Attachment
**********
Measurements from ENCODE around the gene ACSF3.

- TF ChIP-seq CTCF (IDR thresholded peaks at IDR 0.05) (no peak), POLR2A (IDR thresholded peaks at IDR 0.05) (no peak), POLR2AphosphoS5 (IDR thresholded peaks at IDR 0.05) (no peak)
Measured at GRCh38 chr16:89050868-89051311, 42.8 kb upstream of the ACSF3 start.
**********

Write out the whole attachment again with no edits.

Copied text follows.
Measurements from ENCODE around the gene ACSF3.

- TF ChIP-seq CTCF (IDR thresholded peaks at IDR 0.05) (no peak), POLR2A (IDR thresholded peaks at IDR 0.05) (no peak), POLR2AphosphoS5 (IDR thresholded peaks at IDR 0.05) (no peak)
Measured at GRCh38 chr16:89050868-89051311, 42.8 kb upstream of the ACSF3 start.